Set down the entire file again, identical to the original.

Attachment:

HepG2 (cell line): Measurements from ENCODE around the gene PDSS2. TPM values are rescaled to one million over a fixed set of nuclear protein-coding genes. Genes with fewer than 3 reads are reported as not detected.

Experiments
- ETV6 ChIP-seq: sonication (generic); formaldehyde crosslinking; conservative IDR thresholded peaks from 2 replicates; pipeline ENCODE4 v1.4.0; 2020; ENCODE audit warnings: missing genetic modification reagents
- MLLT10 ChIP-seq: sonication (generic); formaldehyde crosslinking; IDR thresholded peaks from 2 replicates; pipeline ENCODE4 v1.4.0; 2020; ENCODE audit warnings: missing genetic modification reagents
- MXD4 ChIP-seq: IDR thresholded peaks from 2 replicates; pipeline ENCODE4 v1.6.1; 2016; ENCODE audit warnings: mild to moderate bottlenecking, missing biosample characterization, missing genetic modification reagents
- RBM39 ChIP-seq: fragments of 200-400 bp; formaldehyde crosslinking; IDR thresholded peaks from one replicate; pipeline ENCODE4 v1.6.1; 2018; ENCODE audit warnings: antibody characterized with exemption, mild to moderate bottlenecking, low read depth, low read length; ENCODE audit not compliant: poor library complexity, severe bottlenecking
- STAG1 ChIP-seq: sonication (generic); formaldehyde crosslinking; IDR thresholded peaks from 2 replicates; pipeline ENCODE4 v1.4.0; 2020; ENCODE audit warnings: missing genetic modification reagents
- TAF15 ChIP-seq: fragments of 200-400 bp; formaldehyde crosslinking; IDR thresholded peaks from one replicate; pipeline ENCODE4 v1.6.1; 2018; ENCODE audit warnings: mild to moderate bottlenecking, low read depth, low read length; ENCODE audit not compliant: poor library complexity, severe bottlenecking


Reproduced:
HepG2 (cell line): Measurements from ENCODE around the gene PDSS2. TPM values are rescaled to one million over a fixed set of nuclear protein-coding genes. Genes with fewer than 3 reads are reported as not detected.

Experiments
- ETV6 ChIP-seq: sonication (generic); formaldehyde crosslinking; conservative IDR thresholded peaks from 2 replicates; pipeline ENCODE4 v1.4.0; 2020; ENCODE audit warnings: missing genetic modification reagents
- MLLT10 ChIP-seq: sonication (generic); formaldehyde crosslinking; IDR thresholded peaks from 2 replicates; pipeline ENCODE4 v1.4.0; 2020; ENCODE audit warnings: missing genetic modification reagents
- MXD4 ChIP-seq: IDR thresholded peaks from 2 replicates; pipeline ENCODE4 v1.6.1; 2016; ENCODE audit warnings: mild to moderate bottlenecking, missing biosample characterization, missing genetic modification reagents
- RBM39 ChIP-seq: fragments of 200-400 bp; formaldehyde crosslinking; IDR thresholded peaks from one replicate; pipeline ENCODE4 v1.6.1; 2018; ENCODE audit warnings: antibody characterized with exemption, mild to moderate bottlenecking, low read depth, low read length; ENCODE audit not compliant: poor library complexity, severe bottlenecking
- STAG1 ChIP-seq: sonication (generic); formaldehyde crosslinking; IDR thresholded peaks from 2 replicates; pipeline ENCODE4 v1.4.0; 2020; ENCODE audit warnings: missing genetic modification reagents
- TAF15 ChIP-seq: fragments of 200-400 bp; formaldehyde crosslinking; IDR thresholded peaks from one replicate; pipeline ENCODE4 v1.6.1; 2018; ENCODE audit warnings: mild to moderate bottlenecking, low read depth, low read length; ENCODE audit not compliant: poor library complexity, severe bottlenecking